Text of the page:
Salt Lake City diversity force Donna Land Maldonado dies at 78.
Utah lost a reckoning force on the community radio stage on Sunday.
Donna Land Maldonado, one of the original staff of Salt Lake City station KRCL-FM 90.9 who eventually served as general manager, raising various voices as she rose through the ranks, has died. The Northern Ute tribesman was 78 years old.
“She was willing to do what needed to be done and it wasn’t always easy to do,” said Stephen Holbrook, founder of station KRCL. He introduced Maldonado in July 1979, just five months before the station went on the air in December 1979.
The magnitude of Maldonado’s work at the station, Holbrook said, is even greater when considering the context of the media landscape as Maldonado debuted. His position was originally funded by grants under a federal anti-poverty program introduced by President Lyndon B. Johnson, Holbrook said.
“She was completely new to [broadcasting]“recalls Holbrook. “It was unique to have a Native American woman [on board], [especially at] a time when there weren’t many women in the workplace in general.
Maldonado’s main responsibility was to find various underrepresented groups and recruit people who could be on the air to represent those groups, Holbrook said.
While at the station, she launched several shows, including “Living the Circle of Life”, the state’s only music show dedicated to Indigenous peoples, and “Concerning Gays and Lesbians”, formerly known as ” Gayjavu”, a one-hour show. dedicated to the LGBTQ community. It was the first such program on a regular basis in America for many years, Holbrook said.
Maldonado received significant pushback for this particular program, Holbrook recalled. When she became chief executive in 1998, Holbrook knew KRCL would be in good hands.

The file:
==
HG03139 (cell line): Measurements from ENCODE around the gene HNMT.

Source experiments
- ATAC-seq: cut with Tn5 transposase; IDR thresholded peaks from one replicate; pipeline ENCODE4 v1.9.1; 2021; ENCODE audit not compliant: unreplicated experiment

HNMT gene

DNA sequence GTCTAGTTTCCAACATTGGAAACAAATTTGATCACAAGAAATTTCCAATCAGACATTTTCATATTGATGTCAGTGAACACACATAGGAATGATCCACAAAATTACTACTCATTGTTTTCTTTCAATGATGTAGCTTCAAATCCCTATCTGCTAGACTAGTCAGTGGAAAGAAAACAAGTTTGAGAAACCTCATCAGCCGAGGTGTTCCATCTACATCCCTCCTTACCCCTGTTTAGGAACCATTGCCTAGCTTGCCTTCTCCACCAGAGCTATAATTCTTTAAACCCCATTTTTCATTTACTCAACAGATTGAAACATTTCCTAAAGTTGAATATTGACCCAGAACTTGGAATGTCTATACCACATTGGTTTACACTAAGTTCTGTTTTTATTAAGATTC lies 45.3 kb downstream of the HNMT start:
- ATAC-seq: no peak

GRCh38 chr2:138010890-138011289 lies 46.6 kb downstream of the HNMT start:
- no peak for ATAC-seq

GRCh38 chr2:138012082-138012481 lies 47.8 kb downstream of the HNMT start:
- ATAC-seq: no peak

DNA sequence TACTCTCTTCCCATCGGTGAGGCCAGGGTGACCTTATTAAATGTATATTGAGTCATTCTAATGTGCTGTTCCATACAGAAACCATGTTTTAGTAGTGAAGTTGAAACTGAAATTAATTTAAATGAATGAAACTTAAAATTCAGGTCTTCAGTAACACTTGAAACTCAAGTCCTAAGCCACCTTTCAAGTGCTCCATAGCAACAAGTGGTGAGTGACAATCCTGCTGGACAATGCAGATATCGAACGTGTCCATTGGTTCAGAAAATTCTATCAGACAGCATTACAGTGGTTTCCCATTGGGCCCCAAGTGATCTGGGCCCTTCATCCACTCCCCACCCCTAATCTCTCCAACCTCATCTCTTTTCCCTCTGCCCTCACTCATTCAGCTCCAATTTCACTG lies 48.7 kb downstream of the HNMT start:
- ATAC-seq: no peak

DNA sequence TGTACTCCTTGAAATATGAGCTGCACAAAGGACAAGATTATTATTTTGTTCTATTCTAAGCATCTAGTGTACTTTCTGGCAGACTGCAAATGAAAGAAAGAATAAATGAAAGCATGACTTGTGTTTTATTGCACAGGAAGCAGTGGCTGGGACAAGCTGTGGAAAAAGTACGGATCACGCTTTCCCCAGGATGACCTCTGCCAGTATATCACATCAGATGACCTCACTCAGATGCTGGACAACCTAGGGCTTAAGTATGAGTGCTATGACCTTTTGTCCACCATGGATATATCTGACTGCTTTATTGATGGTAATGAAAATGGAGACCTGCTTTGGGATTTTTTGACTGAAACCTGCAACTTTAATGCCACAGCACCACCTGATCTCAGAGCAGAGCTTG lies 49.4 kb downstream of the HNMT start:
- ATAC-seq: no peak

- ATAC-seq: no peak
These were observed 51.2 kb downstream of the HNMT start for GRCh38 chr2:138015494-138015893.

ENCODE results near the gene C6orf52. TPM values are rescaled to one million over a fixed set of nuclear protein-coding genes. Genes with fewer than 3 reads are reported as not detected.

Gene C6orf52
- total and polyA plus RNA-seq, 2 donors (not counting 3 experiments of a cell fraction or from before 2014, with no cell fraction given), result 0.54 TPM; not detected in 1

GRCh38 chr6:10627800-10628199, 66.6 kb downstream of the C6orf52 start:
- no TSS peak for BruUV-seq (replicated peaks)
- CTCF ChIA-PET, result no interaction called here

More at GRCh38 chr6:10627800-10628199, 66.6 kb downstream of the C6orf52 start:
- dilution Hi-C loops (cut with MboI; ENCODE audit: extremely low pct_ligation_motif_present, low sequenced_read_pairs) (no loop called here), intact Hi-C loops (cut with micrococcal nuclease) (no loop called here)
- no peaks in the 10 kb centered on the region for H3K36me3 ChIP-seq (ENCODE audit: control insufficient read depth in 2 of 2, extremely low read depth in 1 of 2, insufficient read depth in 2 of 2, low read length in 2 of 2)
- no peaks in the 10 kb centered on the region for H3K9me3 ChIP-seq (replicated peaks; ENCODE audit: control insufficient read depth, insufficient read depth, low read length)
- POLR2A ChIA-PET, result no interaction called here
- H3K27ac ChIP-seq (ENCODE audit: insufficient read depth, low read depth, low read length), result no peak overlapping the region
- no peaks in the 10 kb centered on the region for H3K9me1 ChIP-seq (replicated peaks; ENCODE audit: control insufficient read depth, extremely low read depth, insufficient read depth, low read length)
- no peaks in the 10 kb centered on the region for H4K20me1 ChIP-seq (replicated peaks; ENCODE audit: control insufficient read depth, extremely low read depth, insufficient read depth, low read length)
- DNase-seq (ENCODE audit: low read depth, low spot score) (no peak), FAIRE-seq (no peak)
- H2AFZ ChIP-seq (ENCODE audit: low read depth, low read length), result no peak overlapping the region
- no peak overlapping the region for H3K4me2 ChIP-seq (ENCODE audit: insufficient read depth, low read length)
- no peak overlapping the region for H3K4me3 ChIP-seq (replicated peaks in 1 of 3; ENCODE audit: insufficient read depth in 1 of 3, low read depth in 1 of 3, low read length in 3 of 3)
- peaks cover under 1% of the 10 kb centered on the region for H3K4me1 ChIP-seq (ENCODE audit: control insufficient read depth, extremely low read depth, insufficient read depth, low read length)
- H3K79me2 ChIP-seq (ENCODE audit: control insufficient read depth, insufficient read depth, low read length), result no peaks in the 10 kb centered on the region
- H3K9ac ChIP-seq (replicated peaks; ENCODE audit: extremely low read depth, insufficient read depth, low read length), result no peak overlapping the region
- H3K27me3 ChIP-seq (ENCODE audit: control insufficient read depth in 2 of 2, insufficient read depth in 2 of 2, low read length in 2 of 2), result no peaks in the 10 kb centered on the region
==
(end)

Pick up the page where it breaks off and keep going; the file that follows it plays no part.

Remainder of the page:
“She knew what [KRCL]’s purpose in the community was,” says Holbrook. He will remember her as a dedicated person who was willing to assert herself, even if it was against her nature.
For others, like Ebay Hamilton, the current director of programming and afternoon host at KRCL, Maldonado will be remembered as a mentor – someone who pushed those around him to be better. .
He was only 14 when he interviewed Maldonado on a summer youth program, which he heard about while listening to the station with his family. He was a shy kid, and it was his very first interview, so he mumbled, he said.
When Maldonado called after the interview, she said, “I didn’t understand a word you said. I think accepting you as a summer intern would be really good for you.
Later, with advice from Maldonado, the station would offer Hamilton his own radio show.
“I learned so much about radio and working with the community from Donna,” Hamilton said. “I certainly wouldn’t do what I do without her.”
Everyone who worked with her at the station has an individual story to remember her by, Hamilton said.
“She not only acknowledged that she had this opportunity; she made sure others had that opportunity to move forward,” Hamilton said. “She always pushed, always made sure we had diverse voices on air.”
Maldonado has always rooted for the underdog, he said. When she left the station in 2009 and still today, 13 years later, the staff strives to carry on this legacy.
“We know what she wants from us, but we also believe in the importance of doing it,” Hamilton said. “It’s in the spirit of community radio and in the spirit of Donna that we continue to make sure there is a place for marginalized and underserved communities to have the opportunity to be on the air.”
In a 2019 interview for the station’s 40th anniversary, Maldonado spoke about his work at KRCL, saying, “I spent 30 years there, most of my adult life, so KRCL is in my DNA. .”
KRCL plans to air tribute programming honoring Maldonado from 6-7 p.m. Thursday, where stories about him will be shared.
His cause of death was not publicly known Thursday morning. No details on funeral services were immediately announced.